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Damping-off (047) Print Fact Sheet

Common Name


Scientific Name

Commonly, Pythium and Rhizoctonia are involved, but Fusarium and Phytophthora may also cause similar diseases. Note, Pythium and Phytophthora are not fungi but water moulds or oomycetes, related to algae.


Worldwide. The fungi that frequently cause damping-off are present throughout Oceania, so it is expected that damping-off will be common in the region.


Many kinds of fruit and vegetable seedlings show the disease in the nursery, with beans, cabbage, carrot, lettuce, onion, and tomato especially susceptible.

Symptoms & Life Cycle

The fungi and water moulds involved in damping off are widely distributed in soil. They live on organic matter, but also on the roots of living plants as parasites. Pythium and Phytophthora prefer wet soil conditions, and have spores that swim in soil water. By contrast, Rhizoctonia and Fusarium, do not survive well in wet soils.

Seedlings are attacked by damping-off fungi and water moulds (Pythium and Phytophthora are not fungi) either before they emerge (called pre-emergence damping off) or after (called post-emergence damping off) (Photos 1-3).

Plants that are growing poorly, because the soil is waterlogged or the temperature is unsuitable, are more likely to be infected by damping-off fungi and water moulds, in contrast to those seedlings growing rapidly.

Spread of these fungi and water moulds occurs in water splash, on contaminated tools, in potting mixes and in the roots of infected plants.


Damping-off is a serious disease affecting most seedlings of vegetables. There are two kinds: (i) pre-emergence damping off results in gaps in the rows of seedlings, whereas (ii) post-emergence damping off results in seedlings that fall over due to root rots and stem infections, often at soil level. Those that survive the attack may be stunted, or grow slowly.

Seedlings that have strong stems, such as cabbages, do not always fall over; the plants have thin, twisted, discoloured stems (known as "wire stem"). If the infection girdles the stem, the seedlings die eventually.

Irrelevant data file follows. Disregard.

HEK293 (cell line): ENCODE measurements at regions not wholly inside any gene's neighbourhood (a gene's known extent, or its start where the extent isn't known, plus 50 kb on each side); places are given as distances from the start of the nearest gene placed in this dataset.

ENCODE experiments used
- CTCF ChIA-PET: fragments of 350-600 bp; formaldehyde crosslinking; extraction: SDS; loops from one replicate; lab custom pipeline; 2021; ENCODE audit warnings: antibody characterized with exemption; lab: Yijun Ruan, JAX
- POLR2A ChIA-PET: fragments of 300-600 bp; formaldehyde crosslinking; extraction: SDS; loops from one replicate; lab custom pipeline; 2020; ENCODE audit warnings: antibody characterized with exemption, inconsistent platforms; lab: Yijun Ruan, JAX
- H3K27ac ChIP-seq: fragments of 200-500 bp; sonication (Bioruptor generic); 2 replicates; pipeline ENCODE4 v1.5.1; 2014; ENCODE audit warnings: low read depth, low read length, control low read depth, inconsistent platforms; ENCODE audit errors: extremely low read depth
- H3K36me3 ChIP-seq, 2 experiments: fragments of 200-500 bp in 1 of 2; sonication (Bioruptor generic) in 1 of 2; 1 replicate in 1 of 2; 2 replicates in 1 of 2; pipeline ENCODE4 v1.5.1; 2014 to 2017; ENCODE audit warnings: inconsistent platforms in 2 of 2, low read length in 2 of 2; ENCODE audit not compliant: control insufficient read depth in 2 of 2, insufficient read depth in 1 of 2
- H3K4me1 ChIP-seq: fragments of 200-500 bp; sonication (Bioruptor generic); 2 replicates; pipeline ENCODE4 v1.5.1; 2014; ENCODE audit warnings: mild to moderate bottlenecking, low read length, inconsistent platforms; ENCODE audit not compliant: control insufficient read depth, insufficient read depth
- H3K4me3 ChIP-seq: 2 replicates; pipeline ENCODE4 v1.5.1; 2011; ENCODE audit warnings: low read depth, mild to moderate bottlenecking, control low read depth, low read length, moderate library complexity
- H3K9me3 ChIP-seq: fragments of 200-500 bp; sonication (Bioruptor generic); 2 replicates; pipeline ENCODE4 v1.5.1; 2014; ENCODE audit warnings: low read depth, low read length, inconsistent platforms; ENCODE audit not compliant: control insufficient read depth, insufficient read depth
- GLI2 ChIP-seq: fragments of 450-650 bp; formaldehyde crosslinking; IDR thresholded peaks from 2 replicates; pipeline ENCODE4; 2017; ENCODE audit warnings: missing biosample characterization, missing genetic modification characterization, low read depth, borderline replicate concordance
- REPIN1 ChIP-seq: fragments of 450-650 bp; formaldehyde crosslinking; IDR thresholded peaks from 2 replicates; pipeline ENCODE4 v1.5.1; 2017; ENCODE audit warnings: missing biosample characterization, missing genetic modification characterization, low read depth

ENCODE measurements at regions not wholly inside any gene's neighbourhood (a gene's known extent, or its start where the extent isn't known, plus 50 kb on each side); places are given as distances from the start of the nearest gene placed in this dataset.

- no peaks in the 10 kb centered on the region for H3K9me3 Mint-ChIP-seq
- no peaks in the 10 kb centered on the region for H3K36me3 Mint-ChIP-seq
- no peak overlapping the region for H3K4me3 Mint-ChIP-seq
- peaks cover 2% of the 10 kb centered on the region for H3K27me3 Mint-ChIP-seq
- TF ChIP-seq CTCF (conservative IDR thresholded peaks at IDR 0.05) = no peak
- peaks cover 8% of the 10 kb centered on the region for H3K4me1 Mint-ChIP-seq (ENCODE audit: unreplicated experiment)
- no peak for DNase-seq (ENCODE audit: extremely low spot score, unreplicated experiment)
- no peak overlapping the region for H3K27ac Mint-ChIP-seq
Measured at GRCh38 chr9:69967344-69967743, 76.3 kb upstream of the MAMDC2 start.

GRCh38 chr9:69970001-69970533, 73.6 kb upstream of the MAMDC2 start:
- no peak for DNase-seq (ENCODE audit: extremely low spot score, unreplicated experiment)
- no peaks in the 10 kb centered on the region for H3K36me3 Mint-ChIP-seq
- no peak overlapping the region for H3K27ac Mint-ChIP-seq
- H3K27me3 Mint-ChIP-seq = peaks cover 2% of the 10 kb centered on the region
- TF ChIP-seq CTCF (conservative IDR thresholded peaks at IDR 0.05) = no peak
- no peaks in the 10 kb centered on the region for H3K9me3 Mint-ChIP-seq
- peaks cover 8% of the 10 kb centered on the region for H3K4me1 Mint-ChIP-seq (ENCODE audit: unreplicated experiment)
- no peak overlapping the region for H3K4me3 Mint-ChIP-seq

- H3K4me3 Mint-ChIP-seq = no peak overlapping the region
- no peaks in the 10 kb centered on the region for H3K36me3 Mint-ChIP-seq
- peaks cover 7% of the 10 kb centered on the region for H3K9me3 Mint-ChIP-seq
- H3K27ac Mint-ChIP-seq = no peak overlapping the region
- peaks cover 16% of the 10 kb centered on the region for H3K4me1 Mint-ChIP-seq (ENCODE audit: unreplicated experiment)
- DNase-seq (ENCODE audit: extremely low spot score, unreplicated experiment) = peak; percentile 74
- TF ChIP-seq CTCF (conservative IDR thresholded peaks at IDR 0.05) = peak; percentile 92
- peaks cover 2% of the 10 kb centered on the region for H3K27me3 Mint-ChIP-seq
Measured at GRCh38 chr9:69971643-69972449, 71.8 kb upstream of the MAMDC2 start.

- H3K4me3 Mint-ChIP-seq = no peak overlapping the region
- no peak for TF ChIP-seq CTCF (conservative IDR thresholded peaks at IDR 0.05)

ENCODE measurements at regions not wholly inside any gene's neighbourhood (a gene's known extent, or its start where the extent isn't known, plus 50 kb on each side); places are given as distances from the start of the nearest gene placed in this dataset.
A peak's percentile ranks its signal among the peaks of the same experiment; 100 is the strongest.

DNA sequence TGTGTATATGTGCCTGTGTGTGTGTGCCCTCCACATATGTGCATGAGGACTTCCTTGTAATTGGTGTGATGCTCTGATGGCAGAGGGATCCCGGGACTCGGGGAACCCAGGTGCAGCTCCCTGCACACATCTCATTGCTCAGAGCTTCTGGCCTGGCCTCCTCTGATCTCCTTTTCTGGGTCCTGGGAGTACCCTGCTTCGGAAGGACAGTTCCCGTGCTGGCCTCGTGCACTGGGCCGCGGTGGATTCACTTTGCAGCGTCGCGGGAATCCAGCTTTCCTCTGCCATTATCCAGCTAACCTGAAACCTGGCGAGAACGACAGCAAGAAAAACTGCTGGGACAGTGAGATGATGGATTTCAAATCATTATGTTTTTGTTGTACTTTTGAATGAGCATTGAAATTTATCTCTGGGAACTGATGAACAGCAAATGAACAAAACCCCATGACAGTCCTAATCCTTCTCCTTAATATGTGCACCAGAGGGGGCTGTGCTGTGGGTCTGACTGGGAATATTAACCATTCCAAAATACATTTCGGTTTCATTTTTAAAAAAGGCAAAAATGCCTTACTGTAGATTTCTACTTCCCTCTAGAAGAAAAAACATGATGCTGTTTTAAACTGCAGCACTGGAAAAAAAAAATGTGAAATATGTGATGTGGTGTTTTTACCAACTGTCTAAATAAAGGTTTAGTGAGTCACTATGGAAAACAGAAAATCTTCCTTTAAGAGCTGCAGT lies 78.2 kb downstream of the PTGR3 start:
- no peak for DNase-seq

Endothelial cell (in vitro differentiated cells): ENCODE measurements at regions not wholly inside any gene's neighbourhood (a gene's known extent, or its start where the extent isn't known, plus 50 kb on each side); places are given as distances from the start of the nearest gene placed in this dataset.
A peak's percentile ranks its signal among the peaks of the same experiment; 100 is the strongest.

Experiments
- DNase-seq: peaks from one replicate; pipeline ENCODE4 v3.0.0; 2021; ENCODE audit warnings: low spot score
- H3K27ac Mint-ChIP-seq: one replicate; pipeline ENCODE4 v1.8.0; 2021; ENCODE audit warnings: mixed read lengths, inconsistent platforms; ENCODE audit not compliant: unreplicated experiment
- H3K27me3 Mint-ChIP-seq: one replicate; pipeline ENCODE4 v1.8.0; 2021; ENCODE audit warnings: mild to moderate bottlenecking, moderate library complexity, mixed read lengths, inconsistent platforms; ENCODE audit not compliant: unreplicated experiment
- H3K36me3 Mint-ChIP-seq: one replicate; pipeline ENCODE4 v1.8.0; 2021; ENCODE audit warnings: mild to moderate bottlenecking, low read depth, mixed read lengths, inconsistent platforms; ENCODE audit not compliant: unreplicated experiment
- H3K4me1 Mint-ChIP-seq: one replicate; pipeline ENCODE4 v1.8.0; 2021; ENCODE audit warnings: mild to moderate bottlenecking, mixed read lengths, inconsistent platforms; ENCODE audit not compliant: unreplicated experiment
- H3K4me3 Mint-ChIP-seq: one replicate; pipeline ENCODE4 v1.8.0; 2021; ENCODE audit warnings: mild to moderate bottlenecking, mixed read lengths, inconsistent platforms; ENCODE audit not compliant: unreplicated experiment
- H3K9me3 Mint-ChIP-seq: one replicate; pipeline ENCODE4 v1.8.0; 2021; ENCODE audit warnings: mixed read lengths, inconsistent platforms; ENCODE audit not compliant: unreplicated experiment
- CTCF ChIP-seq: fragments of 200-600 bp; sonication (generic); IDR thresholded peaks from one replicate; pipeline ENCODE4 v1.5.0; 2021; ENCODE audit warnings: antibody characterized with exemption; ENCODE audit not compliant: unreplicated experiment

Detection & Inspection

Look for gaps in the row and, if present, look to see if the seed is decayed. Look for seedlings that have emerged and then fallen over due to soft rots on the stem or decayed roots. Look for lesions and cankers (open lesions) on seedlings with strong stems. Threads of fungi (e.g., Rhizoctonia) and water moulds (e.g., Pythium and Phytophthora) may be present over the soil and seedlings, and visible with the naked eye.


Cultural control is important. The following should be done:

It is unlikely that any of the common vegetable varieties would differ in their susceptibility to damping-off.

If cultural controls fail, treat seed with a fungicide, such as mancozeb, or thiram. Fungicide can also be used to treat seedbeds and/or seed boxes. Bleach can also be used to sterilise pots and seedboxes; dilute to about 1% sodium hypochlorite, and wash well after treatment.

AUTHORS Helen Tsatsia & Grahame Jackson

Produced with support from the Australian Centre for International Agricultural Research under project PC/2010/090: Strengthening integrated crop management research in the Pacific Islands in support of sustainable intensification of high-value crop production, implemented by the University of Queensland and the Secretariat of the Pacific Community.

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